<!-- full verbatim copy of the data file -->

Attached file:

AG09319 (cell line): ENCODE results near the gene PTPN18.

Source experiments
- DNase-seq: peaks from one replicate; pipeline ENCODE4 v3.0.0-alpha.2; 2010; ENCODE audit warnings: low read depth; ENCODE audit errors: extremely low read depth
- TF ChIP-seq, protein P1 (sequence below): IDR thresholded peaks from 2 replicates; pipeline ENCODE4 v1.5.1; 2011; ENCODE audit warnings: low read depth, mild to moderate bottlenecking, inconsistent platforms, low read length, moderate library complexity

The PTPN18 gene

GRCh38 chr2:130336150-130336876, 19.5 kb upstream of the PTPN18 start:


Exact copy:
AG09319 (cell line): ENCODE results near the gene PTPN18.

Source experiments
- DNase-seq: peaks from one replicate; pipeline ENCODE4 v3.0.0-alpha.2; 2010; ENCODE audit warnings: low read depth; ENCODE audit errors: extremely low read depth
- TF ChIP-seq, protein P1 (sequence below): IDR thresholded peaks from 2 replicates; pipeline ENCODE4 v1.5.1; 2011; ENCODE audit warnings: low read depth, mild to moderate bottlenecking, inconsistent platforms, low read length, moderate library complexity

The PTPN18 gene

GRCh38 chr2:130336150-130336876, 19.5 kb upstream of the PTPN18 start: